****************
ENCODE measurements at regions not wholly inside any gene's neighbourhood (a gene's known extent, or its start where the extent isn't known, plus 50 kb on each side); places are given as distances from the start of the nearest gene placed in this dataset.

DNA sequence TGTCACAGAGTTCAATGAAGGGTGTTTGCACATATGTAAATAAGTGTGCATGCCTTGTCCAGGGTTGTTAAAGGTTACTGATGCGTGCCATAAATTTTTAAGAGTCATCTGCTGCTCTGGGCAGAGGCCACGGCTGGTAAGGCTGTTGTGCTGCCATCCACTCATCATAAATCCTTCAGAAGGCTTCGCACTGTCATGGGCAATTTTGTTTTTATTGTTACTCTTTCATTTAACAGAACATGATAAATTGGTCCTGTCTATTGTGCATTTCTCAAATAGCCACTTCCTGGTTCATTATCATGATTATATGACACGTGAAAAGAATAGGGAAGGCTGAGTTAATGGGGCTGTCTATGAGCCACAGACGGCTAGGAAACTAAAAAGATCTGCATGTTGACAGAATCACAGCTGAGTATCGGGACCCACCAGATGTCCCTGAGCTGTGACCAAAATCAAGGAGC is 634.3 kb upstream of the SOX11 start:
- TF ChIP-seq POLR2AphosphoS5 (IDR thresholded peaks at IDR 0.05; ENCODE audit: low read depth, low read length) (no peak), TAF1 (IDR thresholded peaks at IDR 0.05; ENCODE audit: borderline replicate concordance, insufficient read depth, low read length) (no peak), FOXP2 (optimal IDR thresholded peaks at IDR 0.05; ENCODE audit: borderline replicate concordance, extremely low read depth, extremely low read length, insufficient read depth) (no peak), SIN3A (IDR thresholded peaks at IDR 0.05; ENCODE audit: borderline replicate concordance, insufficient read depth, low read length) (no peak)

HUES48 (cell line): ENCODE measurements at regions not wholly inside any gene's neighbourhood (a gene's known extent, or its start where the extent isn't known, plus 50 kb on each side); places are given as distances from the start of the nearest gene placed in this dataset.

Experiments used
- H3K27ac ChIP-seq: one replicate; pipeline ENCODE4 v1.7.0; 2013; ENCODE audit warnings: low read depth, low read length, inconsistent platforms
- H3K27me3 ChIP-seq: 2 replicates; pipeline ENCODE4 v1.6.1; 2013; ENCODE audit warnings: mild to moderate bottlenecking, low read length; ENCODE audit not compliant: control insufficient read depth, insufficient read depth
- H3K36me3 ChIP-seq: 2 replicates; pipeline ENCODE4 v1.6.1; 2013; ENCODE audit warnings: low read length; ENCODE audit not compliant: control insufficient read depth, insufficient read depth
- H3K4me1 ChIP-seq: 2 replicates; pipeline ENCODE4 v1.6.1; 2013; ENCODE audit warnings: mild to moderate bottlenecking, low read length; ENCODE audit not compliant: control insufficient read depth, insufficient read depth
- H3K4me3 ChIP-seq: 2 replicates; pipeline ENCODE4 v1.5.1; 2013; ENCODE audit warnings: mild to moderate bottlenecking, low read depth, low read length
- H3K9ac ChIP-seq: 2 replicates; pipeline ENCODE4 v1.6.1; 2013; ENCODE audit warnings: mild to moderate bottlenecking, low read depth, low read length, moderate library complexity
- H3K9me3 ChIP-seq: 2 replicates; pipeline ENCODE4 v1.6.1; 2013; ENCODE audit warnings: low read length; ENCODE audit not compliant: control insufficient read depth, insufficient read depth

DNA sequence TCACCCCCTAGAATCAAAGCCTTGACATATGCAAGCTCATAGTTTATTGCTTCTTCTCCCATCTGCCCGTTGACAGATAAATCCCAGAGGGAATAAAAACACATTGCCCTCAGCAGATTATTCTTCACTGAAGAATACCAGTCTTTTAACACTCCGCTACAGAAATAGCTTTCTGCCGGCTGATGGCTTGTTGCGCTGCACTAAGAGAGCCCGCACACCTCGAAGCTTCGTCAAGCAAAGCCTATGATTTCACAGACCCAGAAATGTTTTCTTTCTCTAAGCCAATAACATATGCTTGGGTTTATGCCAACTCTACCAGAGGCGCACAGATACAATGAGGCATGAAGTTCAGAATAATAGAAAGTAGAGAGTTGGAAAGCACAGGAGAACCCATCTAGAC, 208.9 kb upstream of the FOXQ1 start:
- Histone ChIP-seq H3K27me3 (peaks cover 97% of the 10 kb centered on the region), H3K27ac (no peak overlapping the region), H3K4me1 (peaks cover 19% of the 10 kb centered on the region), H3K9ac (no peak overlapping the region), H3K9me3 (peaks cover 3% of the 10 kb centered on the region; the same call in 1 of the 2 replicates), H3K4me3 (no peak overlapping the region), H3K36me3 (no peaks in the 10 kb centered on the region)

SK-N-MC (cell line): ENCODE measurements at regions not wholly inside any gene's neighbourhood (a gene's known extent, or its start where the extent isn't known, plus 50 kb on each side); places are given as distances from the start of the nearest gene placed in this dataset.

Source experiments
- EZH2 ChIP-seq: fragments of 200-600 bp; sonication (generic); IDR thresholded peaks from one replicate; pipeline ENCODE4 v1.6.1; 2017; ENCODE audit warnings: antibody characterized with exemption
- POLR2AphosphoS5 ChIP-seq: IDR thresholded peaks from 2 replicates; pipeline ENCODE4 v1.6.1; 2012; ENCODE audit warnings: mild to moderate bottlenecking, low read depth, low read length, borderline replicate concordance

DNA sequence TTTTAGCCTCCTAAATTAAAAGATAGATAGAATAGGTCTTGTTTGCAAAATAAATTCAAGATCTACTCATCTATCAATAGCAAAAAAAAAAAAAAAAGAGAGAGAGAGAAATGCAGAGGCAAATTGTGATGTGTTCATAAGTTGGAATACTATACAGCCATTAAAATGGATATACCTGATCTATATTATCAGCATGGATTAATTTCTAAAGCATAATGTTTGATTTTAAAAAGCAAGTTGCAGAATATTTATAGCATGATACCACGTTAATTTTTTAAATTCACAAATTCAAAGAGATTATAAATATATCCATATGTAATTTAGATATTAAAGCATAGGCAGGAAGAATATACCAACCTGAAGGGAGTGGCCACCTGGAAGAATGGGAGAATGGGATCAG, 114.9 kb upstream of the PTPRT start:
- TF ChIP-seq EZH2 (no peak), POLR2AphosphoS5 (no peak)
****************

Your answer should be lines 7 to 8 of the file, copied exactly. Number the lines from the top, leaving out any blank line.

- H3K27me3 ChIP-seq: 2 replicates; pipeline ENCODE4 v1.6.1; 2013; ENCODE audit warnings: mild to moderate bottlenecking, low read length; ENCODE audit not compliant: control insufficient read depth, insufficient read depth
- H3K36me3 ChIP-seq: 2 replicates; pipeline ENCODE4 v1.6.1; 2013; ENCODE audit warnings: low read length; ENCODE audit not compliant: control insufficient read depth, insufficient read depth